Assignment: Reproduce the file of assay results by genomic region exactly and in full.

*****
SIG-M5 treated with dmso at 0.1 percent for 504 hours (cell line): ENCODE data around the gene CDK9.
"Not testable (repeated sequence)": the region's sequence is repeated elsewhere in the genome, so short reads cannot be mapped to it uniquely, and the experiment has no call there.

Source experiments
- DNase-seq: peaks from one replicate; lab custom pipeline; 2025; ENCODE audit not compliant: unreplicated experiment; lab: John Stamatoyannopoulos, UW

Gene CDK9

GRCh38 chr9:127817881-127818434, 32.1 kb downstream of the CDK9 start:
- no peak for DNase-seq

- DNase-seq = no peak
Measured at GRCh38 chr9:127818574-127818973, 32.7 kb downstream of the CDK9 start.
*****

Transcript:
SIG-M5 treated with dmso at 0.1 percent for 504 hours (cell line): ENCODE data around the gene CDK9.
"Not testable (repeated sequence)": the region's sequence is repeated elsewhere in the genome, so short reads cannot be mapped to it uniquely, and the experiment has no call there.

Source experiments
- DNase-seq: peaks from one replicate; lab custom pipeline; 2025; ENCODE audit not compliant: unreplicated experiment; lab: John Stamatoyannopoulos, UW

Gene CDK9

GRCh38 chr9:127817881-127818434, 32.1 kb downstream of the CDK9 start:
- no peak for DNase-seq

- DNase-seq = no peak
Measured at GRCh38 chr9:127818574-127818973, 32.7 kb downstream of the CDK9 start.